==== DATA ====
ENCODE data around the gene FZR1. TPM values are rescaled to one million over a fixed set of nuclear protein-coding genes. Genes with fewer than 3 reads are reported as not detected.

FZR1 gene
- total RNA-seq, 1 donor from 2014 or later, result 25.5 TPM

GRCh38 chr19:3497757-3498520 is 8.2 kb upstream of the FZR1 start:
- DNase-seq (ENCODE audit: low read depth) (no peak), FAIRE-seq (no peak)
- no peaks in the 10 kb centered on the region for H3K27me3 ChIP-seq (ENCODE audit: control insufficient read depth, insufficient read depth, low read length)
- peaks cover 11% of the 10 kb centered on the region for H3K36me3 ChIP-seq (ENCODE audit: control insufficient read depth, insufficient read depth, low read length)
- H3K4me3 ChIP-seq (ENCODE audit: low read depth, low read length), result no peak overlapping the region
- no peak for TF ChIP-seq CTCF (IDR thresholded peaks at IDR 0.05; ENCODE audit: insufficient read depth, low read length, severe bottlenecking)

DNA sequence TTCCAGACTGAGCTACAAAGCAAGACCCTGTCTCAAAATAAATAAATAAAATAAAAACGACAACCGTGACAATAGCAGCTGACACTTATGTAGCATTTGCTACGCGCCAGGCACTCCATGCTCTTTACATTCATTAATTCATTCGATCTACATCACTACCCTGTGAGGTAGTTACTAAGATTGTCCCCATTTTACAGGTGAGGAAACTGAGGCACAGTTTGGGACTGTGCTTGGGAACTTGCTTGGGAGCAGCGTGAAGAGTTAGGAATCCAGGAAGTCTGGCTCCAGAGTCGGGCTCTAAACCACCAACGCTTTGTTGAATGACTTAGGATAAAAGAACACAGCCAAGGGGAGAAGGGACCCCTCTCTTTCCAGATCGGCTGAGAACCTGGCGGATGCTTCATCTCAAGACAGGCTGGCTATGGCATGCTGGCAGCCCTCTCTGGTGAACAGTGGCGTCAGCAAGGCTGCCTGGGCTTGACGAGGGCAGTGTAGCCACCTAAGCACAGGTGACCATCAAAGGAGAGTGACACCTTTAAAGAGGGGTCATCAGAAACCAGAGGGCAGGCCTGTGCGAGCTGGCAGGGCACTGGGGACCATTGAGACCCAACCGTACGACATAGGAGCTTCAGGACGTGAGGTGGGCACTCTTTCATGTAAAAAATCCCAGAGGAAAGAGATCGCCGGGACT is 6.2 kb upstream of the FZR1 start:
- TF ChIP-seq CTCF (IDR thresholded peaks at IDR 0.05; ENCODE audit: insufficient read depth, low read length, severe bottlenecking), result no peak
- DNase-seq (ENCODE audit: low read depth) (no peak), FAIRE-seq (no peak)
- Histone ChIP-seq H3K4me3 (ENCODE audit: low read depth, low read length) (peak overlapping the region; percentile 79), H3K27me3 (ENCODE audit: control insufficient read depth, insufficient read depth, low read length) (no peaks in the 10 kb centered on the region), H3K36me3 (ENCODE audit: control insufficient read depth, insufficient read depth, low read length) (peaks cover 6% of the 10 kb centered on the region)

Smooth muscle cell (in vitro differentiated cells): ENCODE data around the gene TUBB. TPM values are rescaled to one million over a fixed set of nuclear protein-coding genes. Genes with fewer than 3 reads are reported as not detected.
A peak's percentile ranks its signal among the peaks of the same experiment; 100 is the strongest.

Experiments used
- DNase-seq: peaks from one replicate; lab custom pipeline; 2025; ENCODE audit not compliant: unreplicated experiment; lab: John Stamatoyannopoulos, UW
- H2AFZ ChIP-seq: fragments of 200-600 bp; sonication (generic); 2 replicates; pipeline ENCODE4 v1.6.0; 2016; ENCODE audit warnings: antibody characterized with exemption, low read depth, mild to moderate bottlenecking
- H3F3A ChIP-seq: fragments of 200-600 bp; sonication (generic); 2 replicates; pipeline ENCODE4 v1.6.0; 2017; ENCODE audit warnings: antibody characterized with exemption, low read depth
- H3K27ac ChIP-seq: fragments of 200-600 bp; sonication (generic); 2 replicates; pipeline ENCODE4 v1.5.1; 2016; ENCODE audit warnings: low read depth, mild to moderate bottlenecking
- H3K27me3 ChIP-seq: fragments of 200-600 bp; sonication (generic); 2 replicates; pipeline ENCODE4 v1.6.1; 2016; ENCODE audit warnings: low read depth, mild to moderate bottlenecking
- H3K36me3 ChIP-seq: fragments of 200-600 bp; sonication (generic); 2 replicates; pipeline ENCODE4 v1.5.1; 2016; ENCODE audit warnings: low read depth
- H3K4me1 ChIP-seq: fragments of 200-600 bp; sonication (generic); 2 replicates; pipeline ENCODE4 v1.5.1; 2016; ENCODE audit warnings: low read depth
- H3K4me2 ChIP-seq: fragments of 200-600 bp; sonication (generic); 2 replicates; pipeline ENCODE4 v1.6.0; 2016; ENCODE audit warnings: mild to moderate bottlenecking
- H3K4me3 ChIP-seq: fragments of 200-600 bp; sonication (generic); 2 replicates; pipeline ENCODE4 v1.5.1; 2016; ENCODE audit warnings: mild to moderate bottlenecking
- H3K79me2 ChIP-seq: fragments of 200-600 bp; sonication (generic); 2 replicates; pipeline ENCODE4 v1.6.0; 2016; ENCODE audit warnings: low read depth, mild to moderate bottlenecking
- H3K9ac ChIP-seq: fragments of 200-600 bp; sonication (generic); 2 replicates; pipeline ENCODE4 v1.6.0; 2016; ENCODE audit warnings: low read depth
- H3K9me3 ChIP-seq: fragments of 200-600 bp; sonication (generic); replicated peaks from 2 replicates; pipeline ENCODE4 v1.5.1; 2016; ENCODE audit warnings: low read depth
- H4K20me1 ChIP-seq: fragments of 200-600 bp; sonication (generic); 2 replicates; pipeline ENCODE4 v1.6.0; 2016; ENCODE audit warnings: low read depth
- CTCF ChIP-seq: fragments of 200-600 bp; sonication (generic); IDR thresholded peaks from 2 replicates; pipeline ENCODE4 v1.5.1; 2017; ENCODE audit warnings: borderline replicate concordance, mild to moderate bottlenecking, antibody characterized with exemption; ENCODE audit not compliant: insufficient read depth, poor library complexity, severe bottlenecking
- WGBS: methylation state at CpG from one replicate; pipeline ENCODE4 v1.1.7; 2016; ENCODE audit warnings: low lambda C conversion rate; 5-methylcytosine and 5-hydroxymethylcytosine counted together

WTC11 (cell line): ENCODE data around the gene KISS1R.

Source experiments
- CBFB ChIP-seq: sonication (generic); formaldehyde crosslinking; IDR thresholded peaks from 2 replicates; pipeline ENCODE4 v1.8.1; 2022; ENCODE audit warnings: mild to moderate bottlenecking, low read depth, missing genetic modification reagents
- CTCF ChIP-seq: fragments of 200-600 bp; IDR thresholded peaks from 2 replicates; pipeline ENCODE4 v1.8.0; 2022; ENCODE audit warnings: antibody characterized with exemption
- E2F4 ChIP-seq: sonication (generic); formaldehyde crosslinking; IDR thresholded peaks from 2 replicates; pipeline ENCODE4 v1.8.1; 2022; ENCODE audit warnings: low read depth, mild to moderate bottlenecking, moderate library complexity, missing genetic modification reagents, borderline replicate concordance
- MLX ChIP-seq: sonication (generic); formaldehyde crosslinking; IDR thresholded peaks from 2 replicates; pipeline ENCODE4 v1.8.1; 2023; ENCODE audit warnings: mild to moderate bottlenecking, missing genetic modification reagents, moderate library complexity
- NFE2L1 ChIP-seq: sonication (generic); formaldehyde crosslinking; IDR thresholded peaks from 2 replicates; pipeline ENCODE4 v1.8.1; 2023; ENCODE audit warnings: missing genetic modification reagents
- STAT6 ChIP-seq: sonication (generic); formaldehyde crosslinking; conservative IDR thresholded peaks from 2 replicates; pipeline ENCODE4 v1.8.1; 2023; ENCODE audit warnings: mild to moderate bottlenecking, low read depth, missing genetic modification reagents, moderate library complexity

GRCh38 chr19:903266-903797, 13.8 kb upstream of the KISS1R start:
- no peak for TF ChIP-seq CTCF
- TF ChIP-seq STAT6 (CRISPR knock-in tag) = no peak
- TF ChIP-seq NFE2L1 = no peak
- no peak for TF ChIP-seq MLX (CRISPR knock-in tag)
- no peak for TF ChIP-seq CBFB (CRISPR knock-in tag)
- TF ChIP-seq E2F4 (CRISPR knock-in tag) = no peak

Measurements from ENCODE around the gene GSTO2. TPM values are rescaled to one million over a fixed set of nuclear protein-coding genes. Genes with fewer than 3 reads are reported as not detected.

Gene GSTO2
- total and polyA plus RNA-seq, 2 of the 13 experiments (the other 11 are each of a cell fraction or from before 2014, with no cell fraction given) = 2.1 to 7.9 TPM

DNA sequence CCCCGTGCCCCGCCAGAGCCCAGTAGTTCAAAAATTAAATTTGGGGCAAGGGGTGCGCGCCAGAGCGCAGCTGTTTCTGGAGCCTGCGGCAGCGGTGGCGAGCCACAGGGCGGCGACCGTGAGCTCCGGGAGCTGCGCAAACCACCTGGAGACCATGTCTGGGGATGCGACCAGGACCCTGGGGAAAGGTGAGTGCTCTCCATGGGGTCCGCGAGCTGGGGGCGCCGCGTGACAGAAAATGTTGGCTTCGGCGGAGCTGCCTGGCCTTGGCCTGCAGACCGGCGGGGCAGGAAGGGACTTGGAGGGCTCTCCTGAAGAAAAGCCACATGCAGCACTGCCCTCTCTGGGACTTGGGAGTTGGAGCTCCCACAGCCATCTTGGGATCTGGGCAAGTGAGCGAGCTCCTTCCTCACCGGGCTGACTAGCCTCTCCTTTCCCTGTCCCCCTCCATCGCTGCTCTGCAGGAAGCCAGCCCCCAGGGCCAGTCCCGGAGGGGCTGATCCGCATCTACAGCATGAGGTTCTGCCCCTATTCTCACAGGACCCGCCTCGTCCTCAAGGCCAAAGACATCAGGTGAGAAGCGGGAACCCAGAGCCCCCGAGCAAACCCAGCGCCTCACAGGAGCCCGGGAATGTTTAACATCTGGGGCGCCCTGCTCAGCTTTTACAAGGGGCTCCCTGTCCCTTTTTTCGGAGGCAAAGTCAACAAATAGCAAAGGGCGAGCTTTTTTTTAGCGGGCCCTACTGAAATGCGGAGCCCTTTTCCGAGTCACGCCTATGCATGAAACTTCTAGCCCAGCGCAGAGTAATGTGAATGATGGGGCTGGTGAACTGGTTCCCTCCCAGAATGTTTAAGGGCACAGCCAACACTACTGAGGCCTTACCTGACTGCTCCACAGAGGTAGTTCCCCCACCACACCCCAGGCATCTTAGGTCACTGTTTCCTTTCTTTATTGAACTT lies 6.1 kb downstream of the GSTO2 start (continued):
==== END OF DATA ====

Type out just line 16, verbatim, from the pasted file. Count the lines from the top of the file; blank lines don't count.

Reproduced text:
Experiments used